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Renewable Energy Policy: What comes after Feed-in Tariffs?

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Mario Ragwitz presented on the renewable energy policy and what may be expected after feed-in tariffs at the Vienna Forum on European Energy Law 2016

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Renewable Energy Policy: What comes after Feed-in Tariffs?

  1. 1. Renewable energy policy – What comes after Feed‐in Tariffs?  P r o f . D r. Mario Ragwitz Fraunhofer Institute for Systems and Innovation Research V i enna Forum on European Energy LawV i enna Forum on European Energy Law V i e n n a , 15.04.2016 Seite 1
  2. 2. Theses I Despite the strong cost reduction of RES technologies targetsI. Despite the strong cost reduction of RES technologies targets and support schemes will still be needed until 2030 II. The focus of further RES development will shift from further cost reduction to improving market integration and increasing market value III. Demand oriented RES generation, demand side flexibility,III. Demand oriented RES generation, demand side flexibility, sector coupling and participation of RES and DSM in balancing markets will be key IV F d i i f ilit t d d d i RESIV. Feed-in premiums can facilitate demand driven RES generation at minimum risk for investors V. RES support should continue at moderately negative pricespp y g p VI. Auctions can help for competitive price setting – but auction design should maximize implementation rates and limit risks for bidders Seite 2 for bidders
  3. 3. Main elements of RES policy in the EU  Targets for 2020: Binding targets (also on Member State level): Targets for 2020: Binding targets (also on Member State level):  20% RES in final energy  ~35% RES-E in gross electricity demand  10% RES in transport  Targets are binding at Member State level  Target for 2030:  27 % in final energy 27 % in final energy  Targets are binding only at EU level  Support schemes (state aid guidelines) & market design:  Auctions to determine remuneration level  Premium systems to support market compatibility – no premium payment during negative pricesduring negative prices  Technology neutrality  Opening of national support schemes Seite 3
  4. 4. Main elements of RES policy in the EU  Targets for 2020: Binding targets (also on Member State level): Targets for 2020: Binding targets (also on Member State level):  20% RES in final energy  ~35% RES-E in gross electricity demand  10% RES in transport  Targets are binding at Member State level  Target for 2030:  27 % in final energy 27 % in final energy  Targets are binding only at EU level  Support schemes (state aid guidelines) & market design:  Auctions to determine remuneration level  Premium systems to support market compatibility – no premium payment during negative pricesduring negative prices  Technology neutrality  Opening of national support schemes Seite 4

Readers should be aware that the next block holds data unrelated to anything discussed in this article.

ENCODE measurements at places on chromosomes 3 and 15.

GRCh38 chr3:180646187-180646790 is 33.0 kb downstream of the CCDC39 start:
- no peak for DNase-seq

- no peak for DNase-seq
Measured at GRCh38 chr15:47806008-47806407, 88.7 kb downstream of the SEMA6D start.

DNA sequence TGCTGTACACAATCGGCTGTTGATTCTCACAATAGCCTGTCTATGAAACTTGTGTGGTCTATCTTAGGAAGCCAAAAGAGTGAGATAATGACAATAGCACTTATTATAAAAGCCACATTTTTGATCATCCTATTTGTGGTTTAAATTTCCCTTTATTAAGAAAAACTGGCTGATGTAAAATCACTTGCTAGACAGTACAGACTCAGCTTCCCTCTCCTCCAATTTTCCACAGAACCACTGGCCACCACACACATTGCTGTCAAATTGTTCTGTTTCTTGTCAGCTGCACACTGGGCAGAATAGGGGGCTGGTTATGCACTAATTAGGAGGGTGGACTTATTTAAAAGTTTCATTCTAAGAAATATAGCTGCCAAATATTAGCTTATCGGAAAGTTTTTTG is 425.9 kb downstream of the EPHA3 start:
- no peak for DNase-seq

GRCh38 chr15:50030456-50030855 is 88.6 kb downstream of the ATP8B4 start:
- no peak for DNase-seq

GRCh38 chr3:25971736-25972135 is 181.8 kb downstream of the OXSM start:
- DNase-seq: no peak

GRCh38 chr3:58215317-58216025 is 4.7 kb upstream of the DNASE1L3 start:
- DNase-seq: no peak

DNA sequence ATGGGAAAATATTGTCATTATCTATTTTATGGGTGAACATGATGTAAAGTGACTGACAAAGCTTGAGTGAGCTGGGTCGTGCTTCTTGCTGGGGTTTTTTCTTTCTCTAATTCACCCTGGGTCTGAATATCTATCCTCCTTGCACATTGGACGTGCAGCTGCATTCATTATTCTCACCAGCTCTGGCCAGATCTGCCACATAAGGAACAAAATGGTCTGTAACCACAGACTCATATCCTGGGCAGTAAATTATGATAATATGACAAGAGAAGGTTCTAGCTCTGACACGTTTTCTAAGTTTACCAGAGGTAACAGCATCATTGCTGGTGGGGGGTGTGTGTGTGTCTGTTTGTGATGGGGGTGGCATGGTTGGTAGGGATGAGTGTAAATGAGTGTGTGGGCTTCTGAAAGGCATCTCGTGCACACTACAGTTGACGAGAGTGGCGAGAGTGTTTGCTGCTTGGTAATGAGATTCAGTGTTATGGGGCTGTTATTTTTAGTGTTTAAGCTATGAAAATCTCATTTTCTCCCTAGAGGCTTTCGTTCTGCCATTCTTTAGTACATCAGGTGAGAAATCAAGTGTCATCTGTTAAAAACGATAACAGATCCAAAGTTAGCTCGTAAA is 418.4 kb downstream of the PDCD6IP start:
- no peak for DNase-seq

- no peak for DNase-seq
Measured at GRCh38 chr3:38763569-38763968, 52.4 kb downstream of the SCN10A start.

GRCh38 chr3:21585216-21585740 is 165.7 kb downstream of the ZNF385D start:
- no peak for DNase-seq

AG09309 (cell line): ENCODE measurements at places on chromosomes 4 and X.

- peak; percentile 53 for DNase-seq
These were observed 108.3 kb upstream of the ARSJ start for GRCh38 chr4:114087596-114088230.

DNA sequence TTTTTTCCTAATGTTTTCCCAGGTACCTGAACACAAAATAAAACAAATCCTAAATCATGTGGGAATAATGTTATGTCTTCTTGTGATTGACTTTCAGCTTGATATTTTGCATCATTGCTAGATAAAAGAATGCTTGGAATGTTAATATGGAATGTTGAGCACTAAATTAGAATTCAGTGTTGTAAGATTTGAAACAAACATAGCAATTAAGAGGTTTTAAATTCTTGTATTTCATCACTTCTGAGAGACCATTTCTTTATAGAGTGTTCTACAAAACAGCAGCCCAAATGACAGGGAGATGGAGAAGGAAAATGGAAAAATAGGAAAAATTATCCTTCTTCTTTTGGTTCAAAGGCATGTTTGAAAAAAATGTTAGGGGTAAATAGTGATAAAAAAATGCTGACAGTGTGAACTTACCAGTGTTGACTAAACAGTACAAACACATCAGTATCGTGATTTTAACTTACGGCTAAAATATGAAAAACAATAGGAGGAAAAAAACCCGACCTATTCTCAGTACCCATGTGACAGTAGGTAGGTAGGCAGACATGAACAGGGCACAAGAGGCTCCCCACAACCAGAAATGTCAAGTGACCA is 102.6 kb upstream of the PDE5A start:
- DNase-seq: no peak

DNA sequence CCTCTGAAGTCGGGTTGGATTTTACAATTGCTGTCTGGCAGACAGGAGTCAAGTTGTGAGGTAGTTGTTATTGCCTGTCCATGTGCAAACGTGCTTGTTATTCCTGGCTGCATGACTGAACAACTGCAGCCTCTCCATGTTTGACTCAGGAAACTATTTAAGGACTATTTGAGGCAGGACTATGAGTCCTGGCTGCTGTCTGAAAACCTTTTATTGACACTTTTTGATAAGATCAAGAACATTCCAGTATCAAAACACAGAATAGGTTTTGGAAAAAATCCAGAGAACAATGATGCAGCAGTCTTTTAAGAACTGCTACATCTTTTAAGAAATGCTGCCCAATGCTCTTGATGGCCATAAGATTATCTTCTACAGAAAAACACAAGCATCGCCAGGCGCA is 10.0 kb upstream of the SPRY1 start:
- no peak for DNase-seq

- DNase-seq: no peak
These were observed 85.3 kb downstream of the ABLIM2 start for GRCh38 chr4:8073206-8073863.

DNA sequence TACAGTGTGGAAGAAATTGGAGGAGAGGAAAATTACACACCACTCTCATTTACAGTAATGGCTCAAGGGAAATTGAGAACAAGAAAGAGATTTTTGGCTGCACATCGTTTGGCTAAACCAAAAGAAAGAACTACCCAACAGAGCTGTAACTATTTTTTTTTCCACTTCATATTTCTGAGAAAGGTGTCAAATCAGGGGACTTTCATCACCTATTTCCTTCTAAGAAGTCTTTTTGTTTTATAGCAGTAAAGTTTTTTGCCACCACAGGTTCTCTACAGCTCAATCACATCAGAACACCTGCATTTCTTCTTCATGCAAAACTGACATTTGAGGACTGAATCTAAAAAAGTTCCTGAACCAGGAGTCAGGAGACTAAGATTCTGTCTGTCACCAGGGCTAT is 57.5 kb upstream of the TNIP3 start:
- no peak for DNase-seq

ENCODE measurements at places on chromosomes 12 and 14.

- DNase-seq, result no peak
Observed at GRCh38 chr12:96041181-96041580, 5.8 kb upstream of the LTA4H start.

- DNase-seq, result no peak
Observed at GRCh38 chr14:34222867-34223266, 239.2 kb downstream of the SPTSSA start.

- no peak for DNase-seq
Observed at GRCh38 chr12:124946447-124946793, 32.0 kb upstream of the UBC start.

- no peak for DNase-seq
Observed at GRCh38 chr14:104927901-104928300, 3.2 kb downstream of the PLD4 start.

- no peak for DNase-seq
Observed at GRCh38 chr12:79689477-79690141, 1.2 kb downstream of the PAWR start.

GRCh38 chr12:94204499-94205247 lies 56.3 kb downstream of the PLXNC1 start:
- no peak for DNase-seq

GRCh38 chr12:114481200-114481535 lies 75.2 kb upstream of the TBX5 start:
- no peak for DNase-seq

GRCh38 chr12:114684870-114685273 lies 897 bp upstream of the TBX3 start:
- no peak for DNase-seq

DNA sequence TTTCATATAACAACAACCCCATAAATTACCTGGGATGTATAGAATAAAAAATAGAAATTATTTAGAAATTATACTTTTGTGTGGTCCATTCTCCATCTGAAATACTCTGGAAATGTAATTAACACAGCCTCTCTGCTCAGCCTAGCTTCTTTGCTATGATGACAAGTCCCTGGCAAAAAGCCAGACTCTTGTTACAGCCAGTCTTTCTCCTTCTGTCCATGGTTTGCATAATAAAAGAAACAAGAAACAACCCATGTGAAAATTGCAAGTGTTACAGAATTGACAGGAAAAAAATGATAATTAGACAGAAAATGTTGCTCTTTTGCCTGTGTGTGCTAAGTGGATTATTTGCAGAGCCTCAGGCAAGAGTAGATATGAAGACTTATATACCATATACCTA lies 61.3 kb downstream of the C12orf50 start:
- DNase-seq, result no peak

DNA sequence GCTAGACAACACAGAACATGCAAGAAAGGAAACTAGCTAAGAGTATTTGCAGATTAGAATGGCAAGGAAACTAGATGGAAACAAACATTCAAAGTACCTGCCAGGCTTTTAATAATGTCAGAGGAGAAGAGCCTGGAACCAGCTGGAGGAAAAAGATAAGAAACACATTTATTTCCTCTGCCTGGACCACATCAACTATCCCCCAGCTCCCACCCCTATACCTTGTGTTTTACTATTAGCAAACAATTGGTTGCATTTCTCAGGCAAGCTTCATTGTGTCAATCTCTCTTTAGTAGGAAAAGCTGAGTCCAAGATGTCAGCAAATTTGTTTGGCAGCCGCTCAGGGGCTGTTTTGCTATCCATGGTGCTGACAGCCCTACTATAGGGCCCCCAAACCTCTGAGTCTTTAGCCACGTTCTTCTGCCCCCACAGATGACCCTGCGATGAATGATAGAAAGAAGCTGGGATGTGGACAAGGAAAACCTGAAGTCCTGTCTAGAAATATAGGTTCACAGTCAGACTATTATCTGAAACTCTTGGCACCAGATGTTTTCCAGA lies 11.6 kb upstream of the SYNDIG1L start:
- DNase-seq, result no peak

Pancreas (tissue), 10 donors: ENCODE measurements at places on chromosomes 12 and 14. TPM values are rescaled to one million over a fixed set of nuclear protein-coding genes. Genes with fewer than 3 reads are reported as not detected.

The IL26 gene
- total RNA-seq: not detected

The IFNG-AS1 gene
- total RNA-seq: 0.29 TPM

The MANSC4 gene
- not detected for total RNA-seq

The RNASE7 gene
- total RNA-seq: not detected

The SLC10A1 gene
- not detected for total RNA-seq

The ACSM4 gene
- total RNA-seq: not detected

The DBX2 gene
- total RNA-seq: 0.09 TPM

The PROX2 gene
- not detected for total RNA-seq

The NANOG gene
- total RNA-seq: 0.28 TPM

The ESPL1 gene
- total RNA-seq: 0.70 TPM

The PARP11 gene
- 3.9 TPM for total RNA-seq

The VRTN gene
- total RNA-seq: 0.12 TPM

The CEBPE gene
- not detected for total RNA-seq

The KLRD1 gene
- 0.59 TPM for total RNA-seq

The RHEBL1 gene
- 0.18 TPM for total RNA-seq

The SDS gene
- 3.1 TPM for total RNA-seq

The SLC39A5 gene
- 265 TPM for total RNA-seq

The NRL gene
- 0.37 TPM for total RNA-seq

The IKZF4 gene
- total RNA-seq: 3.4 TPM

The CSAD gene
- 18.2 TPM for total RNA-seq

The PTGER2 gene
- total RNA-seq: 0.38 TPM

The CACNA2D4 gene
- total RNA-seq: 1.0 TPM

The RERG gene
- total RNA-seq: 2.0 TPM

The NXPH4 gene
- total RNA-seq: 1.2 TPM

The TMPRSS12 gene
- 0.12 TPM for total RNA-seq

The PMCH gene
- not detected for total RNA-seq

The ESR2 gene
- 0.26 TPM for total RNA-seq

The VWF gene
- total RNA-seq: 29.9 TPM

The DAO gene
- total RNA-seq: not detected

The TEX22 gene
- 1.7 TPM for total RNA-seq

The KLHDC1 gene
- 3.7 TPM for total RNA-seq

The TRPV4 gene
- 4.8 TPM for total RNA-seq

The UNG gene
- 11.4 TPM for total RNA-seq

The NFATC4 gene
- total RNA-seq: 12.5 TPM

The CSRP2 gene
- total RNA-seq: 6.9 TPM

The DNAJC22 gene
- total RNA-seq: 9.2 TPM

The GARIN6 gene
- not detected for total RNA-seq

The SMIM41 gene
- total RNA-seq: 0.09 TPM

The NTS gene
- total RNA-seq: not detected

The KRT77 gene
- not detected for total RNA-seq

5. 5. Historic and planned development of renewable electricity in the EUin the EU S DIA CORE j t Seite 5 Source: DIA-CORE project
  6. 6. During the last decades costs of RES have degreased sharply D l t f PV d l i t i t lDevelopment of PV module prices as most prominent example: Seite 6 Source: Fraunhofer ISE
  7. 7. During the last decades costs of RES have degreased sharply D l t f PV d l i t i t lDevelopment of PV module prices as most prominent example: Seite 7 Source IRENA, 2015; pvXchange, 2014
  8. 8. Source: RE SHAPINGRE-SHAPING Seite 8
  9. 9. Prices of Feed-in tariffs roughly followed cost development C f G- Case of Gernamy Seite 9 Source Solarwirtschaft 2014
  10. 10. Pros and cons of main RES-E support schemes Feed-in premium with elect icit p ice inde Auction-based floating premium Banded quota models electricity price index (floating premium) offering long term contracts Fixed Feed-in traiffs Technology neutral quota models + low investment risk + high technology diversity + high compatibility with electricity marketsg gy y + low windfall profits for mature technologies + broad spectrum of investors low compatibility with electricity + competition between generators - high risks and uncertainties (prices and market growth) - low compatibility with electricity markets - limited elements for competitive price setting (p g ) - low incentives for less mature technologies - windfall profits Seite 10 p g windfall profits
  11. 11. Main elements of RES policy in the EU  Targets for 2020: Binding targets (also on Member State level): Targets for 2020: Binding targets (also on Member State level):  20% RES in final energy  ~35% in RES-E in gross electricity demand  10% RES in transport  Targets are binding at Member State level  Target for 2030:  27 % in final energy 27 % in final energy  Targets are binding only at EU level  Support schemes (state aid guidelines) & market design:  Auctions to determine remuneration level  Premium systems to support market compatibility – no premium payment during negative pricesduring negative prices  Technology neutrality  Opening of national support schemes Seite 11
  12. 12. What does a 27% RES target in final energy mean for the electricity sector? A RES share of 46% - 50% for RES-electricity is consistent with a 27% RES share in electricity sector? y final energy. SNP 27 St th dSNP-27: Strengthened National Policies leading to 27% RES QUO-27: Quota of 27% RES QUO-27: Quota of 27% RES S DIA CORE j t Q Q No support for RES-T biofuels Seite 12 Source: DIA-CORE project
  13. 13. Ambition level of 2030 target on EU-28 level t i f RES E ti 800 - net versus gross increase of RES-E generation Net and gross increase of renewable 700 800 de [TWh/a] Net and gross increase of renewable electricity generation at EU level by decade (2010-2020 vs. 2020-2030) for the 27% RES target 500 600 on by decad Net  increase for the 27% RES target 300 400 S‐E generati Gross  increase 100 200 rease of RES 0 100 Incr 2010 to 2020 2020 to 2030 Seite 13
  14. 14. Main elements of RES policy in the EU  Targets for 2020: Binding targets (also on Member State level): Targets for 2020: Binding targets (also on Member State level):  20% RES in final energy  ~35% in RES-E in gross electricity demand  10% RES in transport  Targets are binding at Member State level  Target for 2030:  27 % in final energy 27 % in final energy  Targets are binding only at EU level  Support schemes (state aid guidelines) & market design:  Auctions to determine remuneration level  Premium systems to support market compatibility – premium payment during negative pricesduring negative prices  Technology neutrality  Opening of national support schemes Seite 14